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Veterinary Therapeutics Winter 2002 (Vol 3, No 4)

Treatment of Periodontal Pockets With Doxycycline in Beagles

by Karl Zetner, DrMedVet, DEVDC, Gabriele Rothmueller, DVM


    Following pretreatment with clindamycin, cleaning, scaling, polishing, and curettage, six beagles that were patients at the Dental Department of the Clinic for Surgery and Ophthalmology of the University of Veterinary Medicine of Vienna received a doxycycline polymer filling (Doxirobe, Pharmacia Animal Health) in periodontal pockets of teeth 204, 208, 304, and 309. Gingivitis index, gingival crevicular fluid, probing depth, and attachment loss were determined before and 6 and 12 weeks after treatment. Teeth 104, 108, 404, and 409 did not receive antibiotic therapy but were pretreated in the same manner as the doxycycline-treated teeth. Pocket depth for teeth treated with doxycycline was significantly reduced (improved) by 39% after 6 weeks (P = .001) and by 35% after 12 weeks (P = .001). Pockets around control teeth were improved after cleaning and curettage but were still significantly deeper than around teeth treated with doxycycline. Compared with control teeth, teeth treated with doxycycline had significantly less gingival crevicular fluid after treatment (P = .001). Teeth treated with doxycycline gained significant attachment after 6 (42%) and 12 (38%) weeks. Significantly fewer bacteria were harvested from doxycycline-treated teeth than from control teeth. The gingival index was significantly lower in the doxycycline-treated teeth than in the control teeth 6 (P = .002) and 12 (P = .007) weeks after treatment. Local application of doxycycline complements traditional subgingival curettage therapy in a reasonable and effective way and can significantly improve treatment success, especially with regard to pocket depth reduction and attachment gain.


    The value of tetracyclines for treatment of human periodontal disease has been tested for many years. One study, for example, demonstrated that the broad-spectrum bacteriostatic activity of tetracycline could turn dangerous gram-negative subgingival flora in periodontal pockets into a more gram-positive ecosystem.1 The primary bacteriostatic effect of tetracyclines on many gram-positive and numerous gram-negative bacteria stems from inhibition of the microbial protein synthesis.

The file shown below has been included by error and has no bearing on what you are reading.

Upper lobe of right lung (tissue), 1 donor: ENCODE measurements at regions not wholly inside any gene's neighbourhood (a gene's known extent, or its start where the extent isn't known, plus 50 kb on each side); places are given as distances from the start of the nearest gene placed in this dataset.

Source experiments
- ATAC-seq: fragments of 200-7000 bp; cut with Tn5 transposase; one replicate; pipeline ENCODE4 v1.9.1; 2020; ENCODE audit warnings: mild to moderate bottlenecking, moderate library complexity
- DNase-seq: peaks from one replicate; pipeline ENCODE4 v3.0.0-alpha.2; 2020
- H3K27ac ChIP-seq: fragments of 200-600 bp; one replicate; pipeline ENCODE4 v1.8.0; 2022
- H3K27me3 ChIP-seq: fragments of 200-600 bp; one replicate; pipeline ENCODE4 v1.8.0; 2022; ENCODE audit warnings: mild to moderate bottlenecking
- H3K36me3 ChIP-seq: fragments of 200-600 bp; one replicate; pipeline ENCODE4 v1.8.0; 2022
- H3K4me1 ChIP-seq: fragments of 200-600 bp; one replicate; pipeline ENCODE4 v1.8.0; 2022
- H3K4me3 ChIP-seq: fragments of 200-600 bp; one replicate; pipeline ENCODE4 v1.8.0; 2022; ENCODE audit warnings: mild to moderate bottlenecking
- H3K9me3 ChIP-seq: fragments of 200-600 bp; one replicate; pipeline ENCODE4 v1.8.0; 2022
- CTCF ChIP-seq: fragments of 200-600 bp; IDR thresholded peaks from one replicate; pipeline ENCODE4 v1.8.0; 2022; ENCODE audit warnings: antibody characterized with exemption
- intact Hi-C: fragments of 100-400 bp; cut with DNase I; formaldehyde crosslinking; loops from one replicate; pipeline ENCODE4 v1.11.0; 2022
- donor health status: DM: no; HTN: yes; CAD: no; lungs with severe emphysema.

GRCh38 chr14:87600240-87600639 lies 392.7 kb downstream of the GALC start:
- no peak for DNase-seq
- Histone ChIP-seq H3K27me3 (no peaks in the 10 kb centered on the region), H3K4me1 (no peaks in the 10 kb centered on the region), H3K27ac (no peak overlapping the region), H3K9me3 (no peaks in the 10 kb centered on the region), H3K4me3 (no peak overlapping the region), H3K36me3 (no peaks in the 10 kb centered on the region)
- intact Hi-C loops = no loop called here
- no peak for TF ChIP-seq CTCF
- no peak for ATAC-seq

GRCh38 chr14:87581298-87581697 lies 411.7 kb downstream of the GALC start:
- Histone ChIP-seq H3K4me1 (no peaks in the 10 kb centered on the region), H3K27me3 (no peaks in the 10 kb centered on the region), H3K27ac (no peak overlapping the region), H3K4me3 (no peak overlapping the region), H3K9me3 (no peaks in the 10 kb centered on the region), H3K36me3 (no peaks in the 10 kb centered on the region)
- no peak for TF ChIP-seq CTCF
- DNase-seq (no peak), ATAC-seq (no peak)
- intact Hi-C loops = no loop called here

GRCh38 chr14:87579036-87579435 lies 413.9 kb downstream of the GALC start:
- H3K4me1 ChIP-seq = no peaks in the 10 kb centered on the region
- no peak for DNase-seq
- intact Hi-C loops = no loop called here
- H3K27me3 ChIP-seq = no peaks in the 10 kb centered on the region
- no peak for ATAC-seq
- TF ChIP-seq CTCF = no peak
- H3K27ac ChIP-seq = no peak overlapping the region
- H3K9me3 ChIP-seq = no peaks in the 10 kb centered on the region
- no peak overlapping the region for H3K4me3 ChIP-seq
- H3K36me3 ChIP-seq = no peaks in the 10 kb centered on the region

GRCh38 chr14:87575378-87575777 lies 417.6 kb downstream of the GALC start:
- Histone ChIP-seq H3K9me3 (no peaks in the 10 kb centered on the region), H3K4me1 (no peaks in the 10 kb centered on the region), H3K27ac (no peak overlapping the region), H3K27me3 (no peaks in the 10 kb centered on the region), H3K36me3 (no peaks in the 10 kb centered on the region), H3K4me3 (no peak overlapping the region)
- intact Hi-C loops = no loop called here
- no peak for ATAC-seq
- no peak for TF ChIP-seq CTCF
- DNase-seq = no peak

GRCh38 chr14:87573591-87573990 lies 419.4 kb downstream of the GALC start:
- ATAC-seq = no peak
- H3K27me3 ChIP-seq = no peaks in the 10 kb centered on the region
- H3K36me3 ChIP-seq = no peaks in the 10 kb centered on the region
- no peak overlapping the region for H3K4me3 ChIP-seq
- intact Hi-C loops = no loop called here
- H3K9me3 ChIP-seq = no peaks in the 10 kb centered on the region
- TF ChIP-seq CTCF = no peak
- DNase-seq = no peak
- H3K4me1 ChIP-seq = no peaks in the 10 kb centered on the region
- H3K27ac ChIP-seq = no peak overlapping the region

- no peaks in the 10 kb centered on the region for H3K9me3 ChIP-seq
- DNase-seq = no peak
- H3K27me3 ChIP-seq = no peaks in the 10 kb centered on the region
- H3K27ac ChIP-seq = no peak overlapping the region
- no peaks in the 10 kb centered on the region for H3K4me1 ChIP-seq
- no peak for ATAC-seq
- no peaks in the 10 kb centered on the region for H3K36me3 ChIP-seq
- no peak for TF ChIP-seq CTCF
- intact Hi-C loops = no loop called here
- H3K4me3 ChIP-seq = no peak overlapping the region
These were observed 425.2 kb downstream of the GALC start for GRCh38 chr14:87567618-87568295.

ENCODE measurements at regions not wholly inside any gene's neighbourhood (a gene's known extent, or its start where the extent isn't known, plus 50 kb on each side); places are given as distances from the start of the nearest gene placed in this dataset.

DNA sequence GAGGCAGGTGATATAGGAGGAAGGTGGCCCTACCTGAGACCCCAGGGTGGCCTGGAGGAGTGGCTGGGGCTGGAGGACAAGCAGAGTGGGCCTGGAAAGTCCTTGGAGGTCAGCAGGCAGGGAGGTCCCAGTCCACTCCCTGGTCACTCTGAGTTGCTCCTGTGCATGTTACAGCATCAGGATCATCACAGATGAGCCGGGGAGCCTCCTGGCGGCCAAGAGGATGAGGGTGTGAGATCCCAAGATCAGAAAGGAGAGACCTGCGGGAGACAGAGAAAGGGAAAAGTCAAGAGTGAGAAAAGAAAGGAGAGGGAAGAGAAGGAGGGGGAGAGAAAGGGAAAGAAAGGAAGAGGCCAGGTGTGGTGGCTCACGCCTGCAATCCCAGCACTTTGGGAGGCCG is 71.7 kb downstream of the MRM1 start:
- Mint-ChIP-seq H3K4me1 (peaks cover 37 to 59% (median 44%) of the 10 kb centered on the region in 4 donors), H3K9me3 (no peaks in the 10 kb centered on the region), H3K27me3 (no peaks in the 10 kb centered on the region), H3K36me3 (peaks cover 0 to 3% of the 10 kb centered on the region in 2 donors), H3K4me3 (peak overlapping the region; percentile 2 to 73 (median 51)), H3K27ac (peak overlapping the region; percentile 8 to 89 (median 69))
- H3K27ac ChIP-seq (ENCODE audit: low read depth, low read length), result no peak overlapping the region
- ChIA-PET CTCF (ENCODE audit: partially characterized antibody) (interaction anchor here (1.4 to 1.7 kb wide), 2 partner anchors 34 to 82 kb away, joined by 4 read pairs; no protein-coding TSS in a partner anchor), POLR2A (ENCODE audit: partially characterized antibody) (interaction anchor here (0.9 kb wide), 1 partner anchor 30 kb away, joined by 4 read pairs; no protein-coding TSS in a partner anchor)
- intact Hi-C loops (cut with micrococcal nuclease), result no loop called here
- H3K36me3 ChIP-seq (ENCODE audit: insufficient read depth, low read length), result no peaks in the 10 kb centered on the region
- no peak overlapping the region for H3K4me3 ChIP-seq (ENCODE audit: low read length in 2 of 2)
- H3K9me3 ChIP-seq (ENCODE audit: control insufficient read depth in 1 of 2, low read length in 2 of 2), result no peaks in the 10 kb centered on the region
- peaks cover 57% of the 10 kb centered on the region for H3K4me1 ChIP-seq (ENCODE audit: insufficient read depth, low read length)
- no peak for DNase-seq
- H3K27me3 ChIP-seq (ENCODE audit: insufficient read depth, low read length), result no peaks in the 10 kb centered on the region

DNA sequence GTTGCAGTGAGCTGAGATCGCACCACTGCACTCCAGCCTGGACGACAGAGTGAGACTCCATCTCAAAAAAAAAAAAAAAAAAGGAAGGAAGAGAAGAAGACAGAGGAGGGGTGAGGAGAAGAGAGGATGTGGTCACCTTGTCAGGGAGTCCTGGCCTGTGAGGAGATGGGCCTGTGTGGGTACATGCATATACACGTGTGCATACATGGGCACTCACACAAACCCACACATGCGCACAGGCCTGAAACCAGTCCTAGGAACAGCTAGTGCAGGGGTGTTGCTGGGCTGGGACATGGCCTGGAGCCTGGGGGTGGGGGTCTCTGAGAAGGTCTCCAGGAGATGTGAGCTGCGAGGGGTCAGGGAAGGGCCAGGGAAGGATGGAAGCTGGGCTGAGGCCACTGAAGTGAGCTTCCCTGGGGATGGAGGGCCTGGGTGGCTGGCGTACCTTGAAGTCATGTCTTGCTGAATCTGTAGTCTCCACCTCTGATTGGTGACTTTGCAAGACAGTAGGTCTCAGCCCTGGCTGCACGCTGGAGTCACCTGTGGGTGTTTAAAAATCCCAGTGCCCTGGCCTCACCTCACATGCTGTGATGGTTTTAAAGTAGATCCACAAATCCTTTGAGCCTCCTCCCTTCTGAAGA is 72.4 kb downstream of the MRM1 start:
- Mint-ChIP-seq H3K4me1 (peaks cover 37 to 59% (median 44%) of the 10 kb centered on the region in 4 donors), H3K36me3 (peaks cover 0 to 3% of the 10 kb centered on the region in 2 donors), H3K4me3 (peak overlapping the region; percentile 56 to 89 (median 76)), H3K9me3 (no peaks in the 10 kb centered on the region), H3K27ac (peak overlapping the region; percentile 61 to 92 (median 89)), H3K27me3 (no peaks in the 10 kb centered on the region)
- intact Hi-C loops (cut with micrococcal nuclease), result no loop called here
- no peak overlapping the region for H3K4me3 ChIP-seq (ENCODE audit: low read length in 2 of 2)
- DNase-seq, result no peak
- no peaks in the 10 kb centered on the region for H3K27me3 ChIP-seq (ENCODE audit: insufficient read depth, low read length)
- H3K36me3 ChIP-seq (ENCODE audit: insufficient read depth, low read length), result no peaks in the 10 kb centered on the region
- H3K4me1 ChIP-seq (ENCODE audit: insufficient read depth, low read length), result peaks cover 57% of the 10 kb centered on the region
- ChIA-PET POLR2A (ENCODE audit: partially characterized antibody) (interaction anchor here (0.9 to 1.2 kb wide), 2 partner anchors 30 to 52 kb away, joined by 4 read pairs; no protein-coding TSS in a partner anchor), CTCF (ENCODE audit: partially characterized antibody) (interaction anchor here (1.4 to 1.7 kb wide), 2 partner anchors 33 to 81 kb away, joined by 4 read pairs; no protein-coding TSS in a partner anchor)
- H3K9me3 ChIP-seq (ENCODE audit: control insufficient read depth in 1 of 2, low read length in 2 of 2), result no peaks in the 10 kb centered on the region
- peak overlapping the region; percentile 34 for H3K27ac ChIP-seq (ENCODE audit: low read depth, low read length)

The mechanism of tetracycline sequestration is not yet known. It is assumed that tetracyclines are bound to the root surface and from there are released gradually or remain in the gingival crevicular fluid for some time because of chelation with calcium ions. Apart from their antibacterial effect, tetracyclines also have, based on the suppression of neutrophil functions, an antiinflammatory effect on the periodontal tissue.2 Studies indicate that tetracyclines block or reduce collagenase activity and the loss of alveolar bone substance and promote adhesion of fibroblasts and connective tissue to the root surface.3,4 Ever since Saari and colleagues5 demonstrated that oxygen radicals can activate latent collagenases and that tetracyclines have an inhibitory effect on oxygen radicals, tetracyclines have been considered to have a tissue-protective property.

    Tetracyclines are of particular importance for regeneration of the periodontium because they not only promote the adhesion of fibroblasts to a tetracycline-conditioned root surface but they also have an influence on colonization of fibroblasts.4 Furthermore, it has already been demonstrated that tetracyclines are bound to dentin and may be released from there.4

    Doxycycline is a broad-spectrum antibiotic synthetically derived from oxytetracycline. For periodontal disease in dogs, doxycycline is available as a flowable polymer that quickly solidifies with exposure to water and remains in the periodontal pocket for up to several weeks. Doxycycline is released over this period at levels that greatly exceed the minimum inhibitory concentration (MIC) levels of many periodontal pathogens. The gel formulation of doxycycline (Doxirobe, Pharmacia Animal Health) is packaged with one syringe containing a polymer for delivery of the material into the periodontal pocket and a second syringe containing the active material. The materials are blended and injected directly into infected pockets.

    It has been demonstrated in vitro that doxycycline in a biologically active form has long-lasting antibacterial activity after short local contact with the cement or dentin surface.4,6 After parenteral administration at 100 mg/day, doxycycline has been shown to be present in high concentrations (3 to 10 µg) in gingival crevicular fluid, similar to minocycline.7-9 Doxycycline is significantly bound to proteins and has a longer half-life than tetracycline hydrochloride.

    Of all tetracyclines, doxycycline has the highest anticollagenase activity.10 This is of particular importance because collagenases (me­talloproteinases) formed by fibroblasts, epithelial cells, neutrophils, and macrophages damage the periodontal tissue. Doxycycline is broken down via the liver and excreted via the gastrointestinal tract. As a fat-soluble substance, doxycycline penetrates the cell interior via the lipid layer of the microbial cell wall, binds to the 30S ribosomes, and inhibits bacterial DNA replication.

    Many studies have been conducted to combine substances, including hollow, vinyl acetate copolymer, and ethyl cellulose fibers; collagen preparations; acrylic strips; and polymeth-acrylic acid-hydroxypropylcellulose, with antimicrobials that cause the antimicrobial to be released gradually and in a prolonged manner after a single application in the periodontal pocket.11-15 Depending on the duration of the antibiotic release in the pocket, the literature differentiates between sustained release (high initial concentration with rapid decline after 24 hours) and controlled release (a high initial concentration released slowly over a longer period).16 Whereas tetracycline fibers must be removed from the pocket, chlorhexidine chips, metronidazole gel, minocycline gel, and doxycycline polymer are absorbed. Sustained-release doxycycline has been evaluated and used for periodontal disease in dogs since 1997.17"21 The present study was conducted to evaluate the efficacy of sustained-release doxycycline gel for treatment and control of periodontal disease in dogs.